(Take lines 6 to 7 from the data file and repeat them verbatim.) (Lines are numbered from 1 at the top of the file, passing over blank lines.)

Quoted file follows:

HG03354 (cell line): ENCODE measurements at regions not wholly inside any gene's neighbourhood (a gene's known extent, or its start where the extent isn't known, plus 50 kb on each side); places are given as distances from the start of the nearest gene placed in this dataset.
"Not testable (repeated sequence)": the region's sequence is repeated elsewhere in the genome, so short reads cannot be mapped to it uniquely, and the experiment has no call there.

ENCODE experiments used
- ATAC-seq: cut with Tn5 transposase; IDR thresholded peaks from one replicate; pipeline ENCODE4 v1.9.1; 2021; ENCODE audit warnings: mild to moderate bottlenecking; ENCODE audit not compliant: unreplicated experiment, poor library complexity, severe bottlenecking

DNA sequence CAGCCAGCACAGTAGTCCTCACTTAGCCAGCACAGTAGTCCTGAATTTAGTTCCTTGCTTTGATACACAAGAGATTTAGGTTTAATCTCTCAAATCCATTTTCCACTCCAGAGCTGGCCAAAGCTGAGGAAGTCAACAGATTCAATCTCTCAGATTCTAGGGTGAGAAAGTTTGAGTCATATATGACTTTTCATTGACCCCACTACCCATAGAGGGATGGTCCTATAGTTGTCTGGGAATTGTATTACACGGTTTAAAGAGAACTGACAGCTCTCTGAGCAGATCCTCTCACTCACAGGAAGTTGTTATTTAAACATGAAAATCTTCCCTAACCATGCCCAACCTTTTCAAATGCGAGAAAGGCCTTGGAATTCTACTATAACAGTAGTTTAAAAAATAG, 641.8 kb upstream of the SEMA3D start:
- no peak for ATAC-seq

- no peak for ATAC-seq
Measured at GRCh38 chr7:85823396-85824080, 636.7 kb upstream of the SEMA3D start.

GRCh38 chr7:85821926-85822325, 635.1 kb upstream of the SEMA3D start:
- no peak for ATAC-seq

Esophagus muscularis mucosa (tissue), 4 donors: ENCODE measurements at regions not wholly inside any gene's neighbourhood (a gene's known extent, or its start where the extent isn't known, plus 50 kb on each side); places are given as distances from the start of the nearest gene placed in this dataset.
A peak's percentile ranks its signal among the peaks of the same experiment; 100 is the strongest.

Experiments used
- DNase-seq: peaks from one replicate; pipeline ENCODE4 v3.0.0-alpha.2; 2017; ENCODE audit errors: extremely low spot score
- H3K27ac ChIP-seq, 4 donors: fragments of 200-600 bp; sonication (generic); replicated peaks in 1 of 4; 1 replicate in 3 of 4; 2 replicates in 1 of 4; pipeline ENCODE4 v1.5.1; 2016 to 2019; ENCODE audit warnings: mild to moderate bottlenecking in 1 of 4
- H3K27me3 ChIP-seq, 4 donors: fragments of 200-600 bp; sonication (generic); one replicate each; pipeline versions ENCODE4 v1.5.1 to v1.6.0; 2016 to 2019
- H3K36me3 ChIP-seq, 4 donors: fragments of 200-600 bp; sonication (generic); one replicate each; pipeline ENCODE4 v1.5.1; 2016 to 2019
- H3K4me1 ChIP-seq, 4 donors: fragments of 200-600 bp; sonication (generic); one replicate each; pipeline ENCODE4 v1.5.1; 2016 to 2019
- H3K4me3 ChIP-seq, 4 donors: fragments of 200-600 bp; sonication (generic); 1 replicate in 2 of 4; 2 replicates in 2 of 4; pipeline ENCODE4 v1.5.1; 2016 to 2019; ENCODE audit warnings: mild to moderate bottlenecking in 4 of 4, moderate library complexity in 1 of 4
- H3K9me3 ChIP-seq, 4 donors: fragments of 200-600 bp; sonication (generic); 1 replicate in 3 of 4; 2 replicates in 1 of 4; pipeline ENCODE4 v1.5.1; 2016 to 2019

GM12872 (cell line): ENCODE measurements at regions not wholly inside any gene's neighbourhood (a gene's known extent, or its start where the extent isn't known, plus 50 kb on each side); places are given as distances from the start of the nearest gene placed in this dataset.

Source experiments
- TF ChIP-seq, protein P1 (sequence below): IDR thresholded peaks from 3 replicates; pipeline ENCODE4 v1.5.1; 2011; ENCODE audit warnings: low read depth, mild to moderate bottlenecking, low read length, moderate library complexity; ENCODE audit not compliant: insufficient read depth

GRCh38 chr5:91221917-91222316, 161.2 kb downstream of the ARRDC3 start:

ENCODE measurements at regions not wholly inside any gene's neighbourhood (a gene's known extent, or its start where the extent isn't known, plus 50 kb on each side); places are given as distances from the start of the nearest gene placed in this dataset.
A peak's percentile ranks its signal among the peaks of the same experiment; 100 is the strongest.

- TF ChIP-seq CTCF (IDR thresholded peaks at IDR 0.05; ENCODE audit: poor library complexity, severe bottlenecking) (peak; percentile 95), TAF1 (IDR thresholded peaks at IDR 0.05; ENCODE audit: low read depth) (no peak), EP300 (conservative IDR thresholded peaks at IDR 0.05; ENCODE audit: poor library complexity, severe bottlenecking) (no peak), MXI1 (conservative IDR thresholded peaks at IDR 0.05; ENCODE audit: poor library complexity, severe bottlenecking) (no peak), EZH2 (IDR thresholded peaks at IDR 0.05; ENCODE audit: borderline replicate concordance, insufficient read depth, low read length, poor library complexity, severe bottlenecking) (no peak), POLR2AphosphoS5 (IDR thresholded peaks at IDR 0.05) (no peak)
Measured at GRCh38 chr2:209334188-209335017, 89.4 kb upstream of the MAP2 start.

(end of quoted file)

- no peak for ATAC-seq

- no peak for ATAC-seq